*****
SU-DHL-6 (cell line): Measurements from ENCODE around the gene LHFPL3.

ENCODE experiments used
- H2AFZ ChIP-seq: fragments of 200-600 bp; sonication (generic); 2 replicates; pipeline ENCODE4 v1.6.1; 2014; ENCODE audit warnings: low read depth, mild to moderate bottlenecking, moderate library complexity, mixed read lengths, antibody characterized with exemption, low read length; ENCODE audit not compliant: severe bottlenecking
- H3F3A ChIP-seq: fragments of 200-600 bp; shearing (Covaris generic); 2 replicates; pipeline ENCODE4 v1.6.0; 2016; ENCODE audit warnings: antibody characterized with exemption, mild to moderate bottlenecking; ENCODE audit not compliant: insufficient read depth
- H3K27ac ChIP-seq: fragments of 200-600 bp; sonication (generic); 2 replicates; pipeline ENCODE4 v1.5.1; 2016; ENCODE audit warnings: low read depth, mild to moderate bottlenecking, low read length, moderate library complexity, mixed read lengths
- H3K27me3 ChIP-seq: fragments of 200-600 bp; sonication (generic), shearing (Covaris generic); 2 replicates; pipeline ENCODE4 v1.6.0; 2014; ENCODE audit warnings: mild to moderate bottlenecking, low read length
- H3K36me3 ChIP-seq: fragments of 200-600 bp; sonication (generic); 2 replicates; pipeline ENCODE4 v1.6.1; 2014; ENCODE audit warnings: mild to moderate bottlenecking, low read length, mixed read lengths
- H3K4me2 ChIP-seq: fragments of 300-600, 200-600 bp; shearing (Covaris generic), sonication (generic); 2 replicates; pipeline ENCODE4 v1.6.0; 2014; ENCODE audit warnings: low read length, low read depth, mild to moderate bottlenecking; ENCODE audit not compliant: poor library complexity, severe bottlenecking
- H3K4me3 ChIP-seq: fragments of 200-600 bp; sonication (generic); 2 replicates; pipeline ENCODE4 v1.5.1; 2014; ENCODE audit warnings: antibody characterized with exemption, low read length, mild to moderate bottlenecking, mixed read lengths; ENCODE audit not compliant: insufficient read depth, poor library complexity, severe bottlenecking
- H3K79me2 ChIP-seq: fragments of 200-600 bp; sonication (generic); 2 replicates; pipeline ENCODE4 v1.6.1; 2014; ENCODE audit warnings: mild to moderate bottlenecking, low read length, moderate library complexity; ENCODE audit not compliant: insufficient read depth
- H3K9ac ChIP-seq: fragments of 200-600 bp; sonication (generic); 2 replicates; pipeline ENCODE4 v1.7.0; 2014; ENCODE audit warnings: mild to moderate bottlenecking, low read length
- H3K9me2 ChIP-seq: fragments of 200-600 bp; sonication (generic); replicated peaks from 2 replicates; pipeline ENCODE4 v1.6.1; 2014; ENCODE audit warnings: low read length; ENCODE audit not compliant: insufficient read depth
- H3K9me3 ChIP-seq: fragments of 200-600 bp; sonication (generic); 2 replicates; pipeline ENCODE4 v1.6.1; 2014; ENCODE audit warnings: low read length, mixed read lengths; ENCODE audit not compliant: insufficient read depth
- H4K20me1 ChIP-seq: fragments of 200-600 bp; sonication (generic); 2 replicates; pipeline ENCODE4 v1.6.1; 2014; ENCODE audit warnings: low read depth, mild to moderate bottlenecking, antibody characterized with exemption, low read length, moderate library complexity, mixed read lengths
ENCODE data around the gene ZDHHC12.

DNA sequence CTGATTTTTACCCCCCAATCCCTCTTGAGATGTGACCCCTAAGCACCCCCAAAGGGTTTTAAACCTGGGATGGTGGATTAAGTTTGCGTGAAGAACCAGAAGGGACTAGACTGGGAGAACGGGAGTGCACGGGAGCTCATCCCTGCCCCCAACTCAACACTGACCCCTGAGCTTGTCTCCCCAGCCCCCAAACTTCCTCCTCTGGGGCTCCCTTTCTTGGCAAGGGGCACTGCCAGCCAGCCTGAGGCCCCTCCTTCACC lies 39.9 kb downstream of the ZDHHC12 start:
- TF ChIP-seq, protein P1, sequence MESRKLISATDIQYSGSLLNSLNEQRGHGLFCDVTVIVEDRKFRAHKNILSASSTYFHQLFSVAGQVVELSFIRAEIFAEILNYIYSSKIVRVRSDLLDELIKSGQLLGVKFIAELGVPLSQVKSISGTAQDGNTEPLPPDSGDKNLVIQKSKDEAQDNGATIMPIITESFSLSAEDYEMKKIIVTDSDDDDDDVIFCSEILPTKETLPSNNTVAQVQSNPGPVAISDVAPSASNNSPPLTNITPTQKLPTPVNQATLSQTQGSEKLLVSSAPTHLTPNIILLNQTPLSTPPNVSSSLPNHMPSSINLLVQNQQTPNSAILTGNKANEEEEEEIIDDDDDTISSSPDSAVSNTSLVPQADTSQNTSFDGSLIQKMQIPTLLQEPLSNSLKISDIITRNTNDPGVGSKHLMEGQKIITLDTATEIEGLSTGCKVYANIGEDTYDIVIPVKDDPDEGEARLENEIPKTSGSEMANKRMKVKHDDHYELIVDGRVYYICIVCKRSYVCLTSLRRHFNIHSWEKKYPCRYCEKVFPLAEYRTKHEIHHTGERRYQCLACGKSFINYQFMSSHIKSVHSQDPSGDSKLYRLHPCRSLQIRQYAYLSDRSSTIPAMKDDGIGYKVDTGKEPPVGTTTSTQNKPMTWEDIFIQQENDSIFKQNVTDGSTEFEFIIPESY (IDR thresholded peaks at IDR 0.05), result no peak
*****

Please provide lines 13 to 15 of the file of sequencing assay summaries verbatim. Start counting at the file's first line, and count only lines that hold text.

- H3K9me3 ChIP-seq: fragments of 200-600 bp; sonication (generic); 2 replicates; pipeline ENCODE4 v1.6.1; 2014; ENCODE audit warnings: low read length, mixed read lengths; ENCODE audit not compliant: insufficient read depth
- H4K20me1 ChIP-seq: fragments of 200-600 bp; sonication (generic); 2 replicates; pipeline ENCODE4 v1.6.1; 2014; ENCODE audit warnings: low read depth, mild to moderate bottlenecking, antibody characterized with exemption, low read length, moderate library complexity, mixed read lengths
ENCODE data around the gene ZDHHC12.